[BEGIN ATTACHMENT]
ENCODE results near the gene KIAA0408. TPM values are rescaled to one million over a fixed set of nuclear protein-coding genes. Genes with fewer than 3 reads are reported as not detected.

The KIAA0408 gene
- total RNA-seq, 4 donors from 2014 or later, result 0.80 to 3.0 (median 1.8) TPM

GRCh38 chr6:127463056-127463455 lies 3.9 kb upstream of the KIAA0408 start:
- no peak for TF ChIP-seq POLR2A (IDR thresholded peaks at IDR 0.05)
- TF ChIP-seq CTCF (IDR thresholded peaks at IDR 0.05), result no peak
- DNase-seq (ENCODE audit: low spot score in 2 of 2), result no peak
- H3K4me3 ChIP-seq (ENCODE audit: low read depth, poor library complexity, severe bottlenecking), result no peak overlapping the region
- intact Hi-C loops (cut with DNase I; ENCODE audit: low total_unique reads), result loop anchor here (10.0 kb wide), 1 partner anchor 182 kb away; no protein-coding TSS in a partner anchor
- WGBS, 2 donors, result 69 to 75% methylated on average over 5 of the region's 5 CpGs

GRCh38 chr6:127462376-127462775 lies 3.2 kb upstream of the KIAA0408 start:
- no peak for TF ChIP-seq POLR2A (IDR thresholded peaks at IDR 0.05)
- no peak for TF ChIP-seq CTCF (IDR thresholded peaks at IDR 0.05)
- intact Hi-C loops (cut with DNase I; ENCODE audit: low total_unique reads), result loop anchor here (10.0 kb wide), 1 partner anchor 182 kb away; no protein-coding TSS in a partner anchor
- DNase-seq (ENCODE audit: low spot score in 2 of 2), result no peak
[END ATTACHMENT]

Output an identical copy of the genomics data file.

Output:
ENCODE results near the gene KIAA0408. TPM values are rescaled to one million over a fixed set of nuclear protein-coding genes. Genes with fewer than 3 reads are reported as not detected.

The KIAA0408 gene
- total RNA-seq, 4 donors from 2014 or later, result 0.80 to 3.0 (median 1.8) TPM

GRCh38 chr6:127463056-127463455 lies 3.9 kb upstream of the KIAA0408 start:
- no peak for TF ChIP-seq POLR2A (IDR thresholded peaks at IDR 0.05)
- TF ChIP-seq CTCF (IDR thresholded peaks at IDR 0.05), result no peak
- DNase-seq (ENCODE audit: low spot score in 2 of 2), result no peak
- H3K4me3 ChIP-seq (ENCODE audit: low read depth, poor library complexity, severe bottlenecking), result no peak overlapping the region
- intact Hi-C loops (cut with DNase I; ENCODE audit: low total_unique reads), result loop anchor here (10.0 kb wide), 1 partner anchor 182 kb away; no protein-coding TSS in a partner anchor
- WGBS, 2 donors, result 69 to 75% methylated on average over 5 of the region's 5 CpGs

GRCh38 chr6:127462376-127462775 lies 3.2 kb upstream of the KIAA0408 start:
- no peak for TF ChIP-seq POLR2A (IDR thresholded peaks at IDR 0.05)
- no peak for TF ChIP-seq CTCF (IDR thresholded peaks at IDR 0.05)
- intact Hi-C loops (cut with DNase I; ENCODE audit: low total_unique reads), result loop anchor here (10.0 kb wide), 1 partner anchor 182 kb away; no protein-coding TSS in a partner anchor
- DNase-seq (ENCODE audit: low spot score in 2 of 2), result no peak